Page:The Plays of Euripides Vol. 1- Edward P. Coleridge (1910).djvu/116

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[L. 473—536

well, thy human nature considered. O cease, my darling child, from evil thoughts, let wanton pride be gone, for this is naught else, this wish to rival gods in perfectness. Face thy love; 'tis heaven's will thou shouldst. Sick thou art, yet turn thy sickness to some happy issue. For there are charms and spells to soothe the soul; surely some cure for thy disease will be found. Men, no doubt, might seek it long and late if our women's minds no scheme devise.

Cho. Although she gives thee at thy present need the wiser counsel, Phædra, yet do I praise thee. Still my praise may sound more harsh and jar more cruelly on thy ear than her advice.

Phæ. 'Tis even this, too plausible a tongue, that overthrows good governments and homes of men. We should not speak to please the ear but point the path that leads to noble fame.

Nur. What means this solemn speech? No need of rounded phrases;[1] but at once must we sound the prince, telling him frankly how it is with thee. Had not thy life to such a crisis come,[2] or wert thou with self-control endowed, ne'er would I to gratify thy passions have urged thee to this course; but now 'tis a struggle fierce to save thy life, and therefore less to blame.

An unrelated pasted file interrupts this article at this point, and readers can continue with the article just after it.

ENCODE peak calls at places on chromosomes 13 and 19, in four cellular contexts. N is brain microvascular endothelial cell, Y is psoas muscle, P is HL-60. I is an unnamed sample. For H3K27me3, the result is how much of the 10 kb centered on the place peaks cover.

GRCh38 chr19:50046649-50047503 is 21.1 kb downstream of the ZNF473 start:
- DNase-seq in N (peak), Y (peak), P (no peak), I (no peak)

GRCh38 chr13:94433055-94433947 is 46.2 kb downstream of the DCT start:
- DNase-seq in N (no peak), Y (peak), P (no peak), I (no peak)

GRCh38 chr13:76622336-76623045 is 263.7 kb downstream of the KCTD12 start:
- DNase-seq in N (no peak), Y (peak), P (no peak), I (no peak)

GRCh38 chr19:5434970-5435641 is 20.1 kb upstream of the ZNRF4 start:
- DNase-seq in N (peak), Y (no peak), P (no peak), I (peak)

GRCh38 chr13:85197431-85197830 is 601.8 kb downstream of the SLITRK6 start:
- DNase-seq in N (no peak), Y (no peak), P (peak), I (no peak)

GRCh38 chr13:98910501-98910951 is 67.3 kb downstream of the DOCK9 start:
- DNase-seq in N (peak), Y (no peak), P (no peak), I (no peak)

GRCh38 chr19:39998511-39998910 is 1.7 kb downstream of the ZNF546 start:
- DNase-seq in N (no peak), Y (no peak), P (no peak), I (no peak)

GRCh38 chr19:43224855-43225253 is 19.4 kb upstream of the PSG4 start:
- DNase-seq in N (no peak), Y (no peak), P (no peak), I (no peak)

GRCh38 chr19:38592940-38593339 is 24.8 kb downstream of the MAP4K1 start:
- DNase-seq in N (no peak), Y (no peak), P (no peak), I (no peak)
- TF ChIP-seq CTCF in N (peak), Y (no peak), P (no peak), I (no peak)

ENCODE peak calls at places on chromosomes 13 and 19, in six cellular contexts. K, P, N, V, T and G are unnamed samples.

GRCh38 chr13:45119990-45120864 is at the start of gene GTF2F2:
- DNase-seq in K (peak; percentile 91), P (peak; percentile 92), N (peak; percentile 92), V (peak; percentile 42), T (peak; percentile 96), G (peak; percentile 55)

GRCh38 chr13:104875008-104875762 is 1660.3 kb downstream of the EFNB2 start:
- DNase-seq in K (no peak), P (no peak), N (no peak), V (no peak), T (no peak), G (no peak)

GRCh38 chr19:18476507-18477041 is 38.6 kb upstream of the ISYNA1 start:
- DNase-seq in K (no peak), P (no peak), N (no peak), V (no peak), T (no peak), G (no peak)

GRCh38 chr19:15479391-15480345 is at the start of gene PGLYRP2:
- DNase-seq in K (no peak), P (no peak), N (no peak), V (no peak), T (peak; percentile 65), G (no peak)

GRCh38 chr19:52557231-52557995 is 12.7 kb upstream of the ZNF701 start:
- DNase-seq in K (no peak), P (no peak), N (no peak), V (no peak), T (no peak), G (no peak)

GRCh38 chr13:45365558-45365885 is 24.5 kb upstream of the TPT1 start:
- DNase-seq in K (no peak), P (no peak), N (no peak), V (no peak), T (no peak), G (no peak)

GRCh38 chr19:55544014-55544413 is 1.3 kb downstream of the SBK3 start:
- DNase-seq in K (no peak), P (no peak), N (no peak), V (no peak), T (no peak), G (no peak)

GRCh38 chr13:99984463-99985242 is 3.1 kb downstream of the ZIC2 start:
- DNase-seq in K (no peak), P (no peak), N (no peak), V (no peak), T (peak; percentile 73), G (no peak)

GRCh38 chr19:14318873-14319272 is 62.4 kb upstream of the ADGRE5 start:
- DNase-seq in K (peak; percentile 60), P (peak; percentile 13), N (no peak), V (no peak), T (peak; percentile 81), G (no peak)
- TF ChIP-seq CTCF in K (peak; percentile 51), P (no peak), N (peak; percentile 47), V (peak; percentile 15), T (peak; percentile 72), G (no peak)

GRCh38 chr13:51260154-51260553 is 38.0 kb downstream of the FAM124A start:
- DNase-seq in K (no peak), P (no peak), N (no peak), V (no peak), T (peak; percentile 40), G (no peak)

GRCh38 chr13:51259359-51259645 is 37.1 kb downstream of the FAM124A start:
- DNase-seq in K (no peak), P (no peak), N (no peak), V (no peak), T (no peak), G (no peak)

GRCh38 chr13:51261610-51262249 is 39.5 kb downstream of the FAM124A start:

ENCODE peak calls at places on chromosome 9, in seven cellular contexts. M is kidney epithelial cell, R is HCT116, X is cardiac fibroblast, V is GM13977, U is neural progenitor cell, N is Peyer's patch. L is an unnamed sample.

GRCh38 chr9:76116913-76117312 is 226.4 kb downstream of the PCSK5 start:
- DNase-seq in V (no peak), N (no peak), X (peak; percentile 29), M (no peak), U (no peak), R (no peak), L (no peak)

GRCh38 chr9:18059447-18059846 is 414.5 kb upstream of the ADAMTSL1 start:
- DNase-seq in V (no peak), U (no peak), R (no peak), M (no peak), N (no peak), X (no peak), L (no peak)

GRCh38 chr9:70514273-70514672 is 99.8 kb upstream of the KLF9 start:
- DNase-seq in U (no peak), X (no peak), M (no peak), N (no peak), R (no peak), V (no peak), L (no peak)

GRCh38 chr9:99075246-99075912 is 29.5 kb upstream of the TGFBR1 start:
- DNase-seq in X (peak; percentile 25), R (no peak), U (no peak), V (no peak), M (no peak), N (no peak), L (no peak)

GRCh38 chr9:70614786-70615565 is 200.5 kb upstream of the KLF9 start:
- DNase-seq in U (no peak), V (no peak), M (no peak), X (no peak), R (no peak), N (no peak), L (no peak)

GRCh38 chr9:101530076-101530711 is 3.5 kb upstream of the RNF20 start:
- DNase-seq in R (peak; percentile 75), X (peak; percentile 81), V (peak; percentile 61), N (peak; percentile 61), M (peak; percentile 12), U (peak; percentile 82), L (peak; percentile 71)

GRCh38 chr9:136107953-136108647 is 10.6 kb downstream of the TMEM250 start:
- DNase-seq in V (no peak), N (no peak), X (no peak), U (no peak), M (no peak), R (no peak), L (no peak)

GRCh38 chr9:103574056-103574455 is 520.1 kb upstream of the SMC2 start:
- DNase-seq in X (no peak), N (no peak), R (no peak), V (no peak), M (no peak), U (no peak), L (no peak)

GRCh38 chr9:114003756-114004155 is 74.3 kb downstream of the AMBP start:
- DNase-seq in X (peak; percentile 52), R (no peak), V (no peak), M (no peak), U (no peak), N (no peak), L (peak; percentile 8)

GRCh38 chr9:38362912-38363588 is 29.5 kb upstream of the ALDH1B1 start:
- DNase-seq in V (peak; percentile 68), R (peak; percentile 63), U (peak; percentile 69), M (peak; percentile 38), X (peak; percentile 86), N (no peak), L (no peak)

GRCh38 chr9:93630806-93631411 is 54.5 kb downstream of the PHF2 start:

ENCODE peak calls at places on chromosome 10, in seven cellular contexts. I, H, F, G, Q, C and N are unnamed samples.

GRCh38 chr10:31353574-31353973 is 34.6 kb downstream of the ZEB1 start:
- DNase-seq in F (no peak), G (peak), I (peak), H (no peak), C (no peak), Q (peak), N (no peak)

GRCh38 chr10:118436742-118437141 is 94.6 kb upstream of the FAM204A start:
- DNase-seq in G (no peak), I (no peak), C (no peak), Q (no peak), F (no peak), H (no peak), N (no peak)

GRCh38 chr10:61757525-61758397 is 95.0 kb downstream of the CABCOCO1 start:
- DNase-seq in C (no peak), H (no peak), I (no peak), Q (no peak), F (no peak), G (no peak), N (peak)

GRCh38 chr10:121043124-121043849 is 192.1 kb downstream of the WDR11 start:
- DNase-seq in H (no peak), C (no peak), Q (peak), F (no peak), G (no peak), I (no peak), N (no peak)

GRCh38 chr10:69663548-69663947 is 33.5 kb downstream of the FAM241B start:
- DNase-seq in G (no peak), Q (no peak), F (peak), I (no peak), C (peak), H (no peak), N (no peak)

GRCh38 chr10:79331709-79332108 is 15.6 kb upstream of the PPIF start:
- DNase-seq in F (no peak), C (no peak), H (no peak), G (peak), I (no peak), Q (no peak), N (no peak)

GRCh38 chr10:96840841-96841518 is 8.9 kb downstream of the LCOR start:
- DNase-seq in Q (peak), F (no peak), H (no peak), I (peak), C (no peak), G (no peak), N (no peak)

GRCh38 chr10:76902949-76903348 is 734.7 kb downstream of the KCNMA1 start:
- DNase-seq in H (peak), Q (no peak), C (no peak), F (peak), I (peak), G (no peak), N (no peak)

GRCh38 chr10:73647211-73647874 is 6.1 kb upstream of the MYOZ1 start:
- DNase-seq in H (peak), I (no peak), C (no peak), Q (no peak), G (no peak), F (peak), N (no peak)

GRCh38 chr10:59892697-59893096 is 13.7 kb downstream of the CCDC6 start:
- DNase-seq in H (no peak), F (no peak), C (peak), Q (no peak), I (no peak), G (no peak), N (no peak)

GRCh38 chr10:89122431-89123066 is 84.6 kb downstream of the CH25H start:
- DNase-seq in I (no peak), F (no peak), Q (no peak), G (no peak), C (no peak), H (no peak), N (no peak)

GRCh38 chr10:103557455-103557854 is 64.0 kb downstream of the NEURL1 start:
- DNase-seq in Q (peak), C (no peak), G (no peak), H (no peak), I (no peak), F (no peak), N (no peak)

Phæ. Accursed proposal! peace, woman! never utter those shameful words again!

Nur. Shameful, maybe, yet for thee better than honour's code. Better this deed, if it shall save thy life, than that name thy pride will kill thee to retain.

Phæ. I conjure thee, go no further! for thy words are plausible but infamous; for though as yet love has not[3]

  1. The punctuation here adopted from Nauck is a vast improvement on the old reading, which put the stop after τἀνδρός, and gave a most coarse sentiment even for so lax a moralist as Phædra's nurse to utter.
  2. Nauck brackets these two lines, and for προῆγον reads πῶς ἦγον;
  3. I follow Nauck in reading οὐ for εὖ. ὑπειργασμαι='have been